Steve Dale to Nuclear Fuel Cycle Watch South Australia, 22 Nov 16 Nathan Paine has been engaged by AREVA as a consultant. In his recent article for the Advertiser he mentioned: “..it may not have been publicly stated but global companies like AREVA, Posiva and others from North America were already starting to look at investing in South Australia.”
Two things from this statement: First, I wonder whether the “others” included Jacobs, and second, whether Posiva are looking for a cheap dump-and-run option for its own waste in South Australia – their “mock-up” of a nuclear dump might be proving too expensive to turn into a reality. https://www.facebook.com/groups/1021186047913052/
Nathan Paine: Yet again South Australia throws the opportunity to have a sensible debate about a big, contentious issue under the bus Nathan Paine, The AdvertiserNovember 21, 2016 AS a business person and proud South Australian, it appears to me that we have once again seen the opportunity to have a sensible debate about big, contentious issues get thrown under the bus in favour of the appeasement of a vocal minority. I am of course talking about the nuclear waste debate cum debacle……
there are people with economics degrees opposed to the proposal and holding themselves out as experts to the Jury.
I personally prefer to consider the facts.
The simple facts are that there are countries which have nuclear waste in short and medium term repositories for which there are large sums of money already held in trust for the long term management of the waste…..
As a consultant engaged by AREVA, one of the world’s biggest nuclear energy companies, I have been fortunate to visit Finland, France and England to tour their facilities and meet the experts on the systems and industry.
Having met and talked with the experts, there was a common consensus that there is a significant opportunity for South Australia.
It has been said by the Jury and others that if this such a good idea, why is industry not supporting it — it may not have been publicly stated but global companies like AREVA, Posiva and others from North America were already starting to look at investing in South Australia.
Yes, the business case is full of assumptions and the next step would have been to prove up those assumptions and secure MOUs with potential customers…..
We must not allow the debate to wither and die on the political vine rather let’s take breath, check the numbers and if they stack up continue the discussion.
Ben Heard has achieved Australian and global fame, in his pro nuclear lobbying, and especially in running the website Decarbonise SA. Purporting to be a climate action site, Decarbonise SA has in reality been dedicated to the nuclear industry.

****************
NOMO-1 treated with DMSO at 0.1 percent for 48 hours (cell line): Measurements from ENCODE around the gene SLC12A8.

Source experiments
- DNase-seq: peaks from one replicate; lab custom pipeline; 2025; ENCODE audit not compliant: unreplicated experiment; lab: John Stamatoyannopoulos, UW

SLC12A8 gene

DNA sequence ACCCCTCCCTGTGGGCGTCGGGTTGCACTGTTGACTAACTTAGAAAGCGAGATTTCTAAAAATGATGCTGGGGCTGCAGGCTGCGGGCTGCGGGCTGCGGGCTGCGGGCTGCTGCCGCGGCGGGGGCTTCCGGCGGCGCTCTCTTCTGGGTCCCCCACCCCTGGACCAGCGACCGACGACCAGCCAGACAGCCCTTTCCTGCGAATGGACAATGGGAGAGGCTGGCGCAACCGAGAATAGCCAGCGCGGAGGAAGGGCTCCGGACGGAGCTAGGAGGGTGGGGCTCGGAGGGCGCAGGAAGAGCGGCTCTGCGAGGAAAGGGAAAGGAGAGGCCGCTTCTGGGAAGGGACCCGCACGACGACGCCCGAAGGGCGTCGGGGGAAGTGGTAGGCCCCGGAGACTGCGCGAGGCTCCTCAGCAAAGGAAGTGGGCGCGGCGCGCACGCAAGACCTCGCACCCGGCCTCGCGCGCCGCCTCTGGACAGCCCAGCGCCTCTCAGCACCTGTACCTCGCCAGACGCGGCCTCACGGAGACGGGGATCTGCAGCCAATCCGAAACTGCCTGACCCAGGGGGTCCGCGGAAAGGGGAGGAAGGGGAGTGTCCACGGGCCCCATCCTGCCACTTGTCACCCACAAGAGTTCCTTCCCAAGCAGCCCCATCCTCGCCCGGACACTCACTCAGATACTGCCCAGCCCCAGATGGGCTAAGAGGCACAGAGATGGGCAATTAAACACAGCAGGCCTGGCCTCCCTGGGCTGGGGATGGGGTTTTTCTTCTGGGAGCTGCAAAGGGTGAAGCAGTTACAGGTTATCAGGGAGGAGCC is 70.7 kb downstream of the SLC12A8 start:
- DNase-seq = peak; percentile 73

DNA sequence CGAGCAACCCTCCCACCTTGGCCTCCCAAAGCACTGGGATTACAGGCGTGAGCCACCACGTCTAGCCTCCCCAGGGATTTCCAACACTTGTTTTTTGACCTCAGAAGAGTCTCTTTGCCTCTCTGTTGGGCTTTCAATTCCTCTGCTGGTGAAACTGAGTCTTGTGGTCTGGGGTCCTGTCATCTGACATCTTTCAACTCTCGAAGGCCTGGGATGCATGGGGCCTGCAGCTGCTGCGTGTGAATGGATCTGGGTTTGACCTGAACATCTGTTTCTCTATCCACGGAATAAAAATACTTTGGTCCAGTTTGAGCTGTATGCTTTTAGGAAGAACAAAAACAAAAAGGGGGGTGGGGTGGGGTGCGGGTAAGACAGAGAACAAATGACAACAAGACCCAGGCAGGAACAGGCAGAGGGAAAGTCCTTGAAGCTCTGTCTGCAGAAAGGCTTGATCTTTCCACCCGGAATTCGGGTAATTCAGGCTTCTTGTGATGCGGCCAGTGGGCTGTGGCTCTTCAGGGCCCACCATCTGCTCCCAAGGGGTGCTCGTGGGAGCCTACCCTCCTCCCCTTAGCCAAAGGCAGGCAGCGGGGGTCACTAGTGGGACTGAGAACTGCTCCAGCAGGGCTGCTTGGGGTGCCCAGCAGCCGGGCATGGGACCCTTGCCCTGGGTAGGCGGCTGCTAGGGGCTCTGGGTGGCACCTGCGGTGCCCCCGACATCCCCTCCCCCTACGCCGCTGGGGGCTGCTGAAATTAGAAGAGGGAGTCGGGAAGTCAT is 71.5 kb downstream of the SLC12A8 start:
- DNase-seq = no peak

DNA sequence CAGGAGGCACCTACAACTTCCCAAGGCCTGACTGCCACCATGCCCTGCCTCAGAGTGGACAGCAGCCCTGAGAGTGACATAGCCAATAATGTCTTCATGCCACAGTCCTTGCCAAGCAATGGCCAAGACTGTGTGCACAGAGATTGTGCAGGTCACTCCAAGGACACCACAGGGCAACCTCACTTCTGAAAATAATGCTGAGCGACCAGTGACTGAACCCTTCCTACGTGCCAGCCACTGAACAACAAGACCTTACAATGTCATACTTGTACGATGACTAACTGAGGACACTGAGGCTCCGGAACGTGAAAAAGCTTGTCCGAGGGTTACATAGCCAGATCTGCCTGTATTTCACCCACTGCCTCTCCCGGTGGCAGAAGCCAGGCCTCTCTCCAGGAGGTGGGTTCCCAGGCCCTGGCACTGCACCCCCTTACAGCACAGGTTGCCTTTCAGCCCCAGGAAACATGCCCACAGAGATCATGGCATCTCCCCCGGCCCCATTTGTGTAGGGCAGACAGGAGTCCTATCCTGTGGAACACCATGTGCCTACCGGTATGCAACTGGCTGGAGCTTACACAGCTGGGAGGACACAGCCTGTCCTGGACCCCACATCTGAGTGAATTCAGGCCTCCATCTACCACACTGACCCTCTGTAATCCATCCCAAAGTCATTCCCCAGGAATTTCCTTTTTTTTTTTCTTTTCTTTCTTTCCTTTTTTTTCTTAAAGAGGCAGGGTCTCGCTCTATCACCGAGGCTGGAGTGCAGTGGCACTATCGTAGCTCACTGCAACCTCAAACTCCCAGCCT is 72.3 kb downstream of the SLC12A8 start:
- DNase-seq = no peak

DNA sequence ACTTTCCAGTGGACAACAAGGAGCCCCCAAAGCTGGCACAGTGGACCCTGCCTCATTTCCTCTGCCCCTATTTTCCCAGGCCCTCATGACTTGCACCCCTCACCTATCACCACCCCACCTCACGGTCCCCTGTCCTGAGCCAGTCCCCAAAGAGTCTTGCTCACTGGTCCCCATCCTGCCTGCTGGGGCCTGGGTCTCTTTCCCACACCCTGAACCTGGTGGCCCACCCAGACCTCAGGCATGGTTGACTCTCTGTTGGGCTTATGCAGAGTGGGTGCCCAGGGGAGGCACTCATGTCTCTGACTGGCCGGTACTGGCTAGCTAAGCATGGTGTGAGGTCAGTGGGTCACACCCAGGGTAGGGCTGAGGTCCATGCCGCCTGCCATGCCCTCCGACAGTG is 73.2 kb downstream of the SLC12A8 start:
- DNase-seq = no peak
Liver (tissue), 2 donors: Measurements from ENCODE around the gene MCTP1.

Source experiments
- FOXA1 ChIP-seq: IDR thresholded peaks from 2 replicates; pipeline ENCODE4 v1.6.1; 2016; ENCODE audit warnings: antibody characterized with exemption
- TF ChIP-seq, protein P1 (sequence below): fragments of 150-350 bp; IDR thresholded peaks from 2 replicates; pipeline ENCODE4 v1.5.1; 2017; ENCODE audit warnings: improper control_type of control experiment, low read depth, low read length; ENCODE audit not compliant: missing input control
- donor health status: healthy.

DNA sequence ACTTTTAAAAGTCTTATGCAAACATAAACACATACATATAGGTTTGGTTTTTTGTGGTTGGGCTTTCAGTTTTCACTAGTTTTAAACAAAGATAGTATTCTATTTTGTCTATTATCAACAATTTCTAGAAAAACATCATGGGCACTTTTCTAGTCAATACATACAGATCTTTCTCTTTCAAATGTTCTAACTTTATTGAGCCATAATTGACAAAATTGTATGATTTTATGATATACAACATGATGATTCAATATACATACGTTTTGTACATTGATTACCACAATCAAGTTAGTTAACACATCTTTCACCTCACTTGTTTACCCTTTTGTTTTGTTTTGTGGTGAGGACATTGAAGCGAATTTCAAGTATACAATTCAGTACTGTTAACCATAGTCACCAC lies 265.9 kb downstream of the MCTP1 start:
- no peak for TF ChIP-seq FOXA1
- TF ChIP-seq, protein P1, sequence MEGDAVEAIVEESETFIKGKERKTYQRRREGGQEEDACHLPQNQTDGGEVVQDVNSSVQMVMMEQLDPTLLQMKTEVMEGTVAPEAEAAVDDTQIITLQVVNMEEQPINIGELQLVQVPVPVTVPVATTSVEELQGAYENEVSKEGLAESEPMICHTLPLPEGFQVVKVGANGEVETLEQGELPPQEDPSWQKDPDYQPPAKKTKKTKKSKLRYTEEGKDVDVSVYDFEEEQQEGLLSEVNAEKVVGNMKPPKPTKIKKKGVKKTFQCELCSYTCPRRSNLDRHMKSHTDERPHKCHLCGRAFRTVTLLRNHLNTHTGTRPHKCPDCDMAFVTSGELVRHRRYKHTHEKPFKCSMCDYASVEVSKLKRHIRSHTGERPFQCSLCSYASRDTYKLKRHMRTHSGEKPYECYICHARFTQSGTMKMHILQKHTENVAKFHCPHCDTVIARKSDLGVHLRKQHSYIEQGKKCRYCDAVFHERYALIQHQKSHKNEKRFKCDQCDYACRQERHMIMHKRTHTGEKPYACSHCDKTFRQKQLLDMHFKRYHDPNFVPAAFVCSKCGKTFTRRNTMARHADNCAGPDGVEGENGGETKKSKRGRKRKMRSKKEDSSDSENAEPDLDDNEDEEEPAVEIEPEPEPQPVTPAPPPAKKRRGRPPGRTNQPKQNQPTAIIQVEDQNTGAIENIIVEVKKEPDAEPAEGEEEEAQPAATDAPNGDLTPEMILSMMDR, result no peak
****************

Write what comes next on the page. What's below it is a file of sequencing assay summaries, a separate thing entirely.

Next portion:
Anyway, Heard is moving on now – to a new front – a supposedly environmental Bright New World, as Heard describes it:
a new environmental NGO born and based here in South Australia with a global outlook and ambition
We are a registered not-for-profit organisation, governed by an independent board, and pursuing tax-deductible gift-recipient status.
It’s all about environment, biodiversity, natural resources – and just one tiny mention of nuclear :
tired of the junk-science approach to nuclear that typifies the environmentalist mainstream.
But he does thank well known nuclear lobbyists Atomic Insights, and The Actinide Age for their help.
And he does mention thee goal of his new organisation:
Our immediate job is to bring forward a strong “Yes” message for proceeding to next steps in investigating a used fuel service in South Australia.
As part of an ongoing debate over the capacity of nuclear energy to tackle climate change, Friends of the Earth’s Jim Green responds to New Matilda’s recent coverage.
New Matilda editor Chris Graham writes in an October 13 editorial that those responding to Geoff Russell’s pro-nuclear articles “never seek to punch holes in a single fact or claim”. In this article I’ll take up the challenge to respond substantively to some of Russell’s pro-nuclear claims.
But first, some passing comments on the other nuclear advocates mentioned in Chris’s editorial. Chrislinks to a video of Dr James Hansen ‒ a response is posted here. Chris links to an open letter to environmentalists from 65 scientists ‒ a response is posted here. Chris links to George Monbiot ‒ a response is posted here. And Chris promotes the Pandora’s Promise film ‒ responses are posted here.
Back to Russell. One of his themes in recent years has been to downplay the Fukushima disaster. And he goes much further, arguing that nuclear critics are responsible for all of the death and suffering resulting from the Fukushima nuclear disaster and much else besides.
How does he arrive at those conclusions? One part of the intellectual contortion concerns the role of environmental groups such as Friends of the Earth. To the limited extent that environment groups influence energy policy around the world, the result is a greater role for renewables, less nuclear power and less fossil fuel usage. But for Russell, being anti-nuclear means an implicit endorsement and acceptance of fossil fuels and responsibility for everything wrong with fossil fuel burning.